Manual of Gardening/Chapter I
CHAPTER I: THE POINT OF VIEW
Wherever there is soil, plants grow and produce their kind, and all plants are interesting; when a person makes a choice as to what plants he shall grow in any given place, he becomes a gardener or a farmer; and if the conditions are such that he cannot make a choice, he may adopt the plants that grow there by nature, and by making the most of them may still be a gardener or a farmer in some degree.
Every family, therefore, may have a garden. If there is not a foot of land, there are porches or windows. Wherever there is sunlight, plants may be made to grow; and one plant in a tin-can may be a more helpful and inspiring garden to some mind than a whole acre of lawn and flowers may be to another.
The satisfaction of a garden does not depend on the area, nor, happily, on the cost or rarity of the plants. It depends on the temper of the person. One must first seek to love plants and nature, and then to cultivate the happy peace of mind that is satisfied with little.
In the vast majority of cases a person will be happier if he has no rigid and arbitrary notions, for gardens are moodish, particularly with the novice. If plants grow and thrive, he should be happy; and if the plants that thrive chance not to be the ones that he planted, they are plants nevertheless, and nature is satisfied with them.
We are wont to covet the things that we cannot have; but we are happier when we love the things that grow because they must. A patch of lusty pigweeds, growing and crowding in luxuriant abandon, may be a better and more worthy object of affection than a bed of coleuses in which every spark of life and spirit and individuality has been sheared out and suppressed. The man who worries morning and night about the dandelions in the lawn will find great relief in loving the dandelions. Each blossom is worth more than a gold coin, as it shines in the exuberant sunlight of the growing spring, and attracts the insects to its bosom. Little children like the dandelions: why may not we? Love the things nearest at hand; and love intensely. If I were to write a motto over the gate of a garden, I should choose the remark that Socrates is said to have made as he saw the luxuries in the market, "How much there is in the world that I do not want!"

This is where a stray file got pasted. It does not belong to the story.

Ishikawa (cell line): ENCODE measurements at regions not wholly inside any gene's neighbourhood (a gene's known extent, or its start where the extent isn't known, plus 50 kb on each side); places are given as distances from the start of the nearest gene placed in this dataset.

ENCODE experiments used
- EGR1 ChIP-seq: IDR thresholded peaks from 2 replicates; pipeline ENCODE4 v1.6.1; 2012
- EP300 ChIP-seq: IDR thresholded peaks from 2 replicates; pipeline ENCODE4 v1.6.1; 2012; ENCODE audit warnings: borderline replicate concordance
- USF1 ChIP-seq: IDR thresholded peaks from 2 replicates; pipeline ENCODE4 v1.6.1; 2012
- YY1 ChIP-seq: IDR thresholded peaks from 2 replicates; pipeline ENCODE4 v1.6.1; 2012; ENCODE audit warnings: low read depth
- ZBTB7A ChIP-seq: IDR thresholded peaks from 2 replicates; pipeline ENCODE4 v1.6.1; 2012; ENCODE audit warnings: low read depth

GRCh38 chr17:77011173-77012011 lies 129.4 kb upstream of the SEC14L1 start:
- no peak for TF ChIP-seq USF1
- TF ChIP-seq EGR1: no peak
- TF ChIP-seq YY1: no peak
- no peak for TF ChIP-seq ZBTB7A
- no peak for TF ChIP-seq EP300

I verily believe that this paragraph I have just written is worth more than all the advice with which I intend to cram the succeeding pages, notwithstanding the fact that I have most assiduously extracted this advice from various worthy but, happily, long-forgotten authors. Happiness is a quality of a person, not of a plant or a garden; and the anticipation of joy in the writing of a book may be the reason why so many books on garden-making have been written. Of course, all these books have been good and useful. It would be ungrateful, at the least, for the present writer to say otherwise; but books grow old, and the advice becomes too familiar. The sentences need to be transposed and the order of the chapters varied, now and then, or interest lags. Or, to speak plainly, a new book of advice on handicraft is needed in every decade, or perhaps oftener in these days of many publishers. There has been a long and worthy procession of these handbooks,--Gardiner & Hepburn, M'Mahon, Cobbett--original, pungent, versatile Cobbett!--Fessenden, Squibb, Bridgeman, Sayers, Buist, and a dozen more, each one a little richer because the others had been written. But even the fact that all books pass into oblivion does not deter another hand from making still another venture.
I expect, then, that every person who reads this book will make a garden, or will try to make one; but if only tares grow where roses are desired, I must remind the reader that at the outset I advised pigweeds. The book, therefore, will suit everybody,--the experienced gardener, because it will be a repetition of what he already knows; and the novice, because it will apply as well to a garden of burdocks as of onions.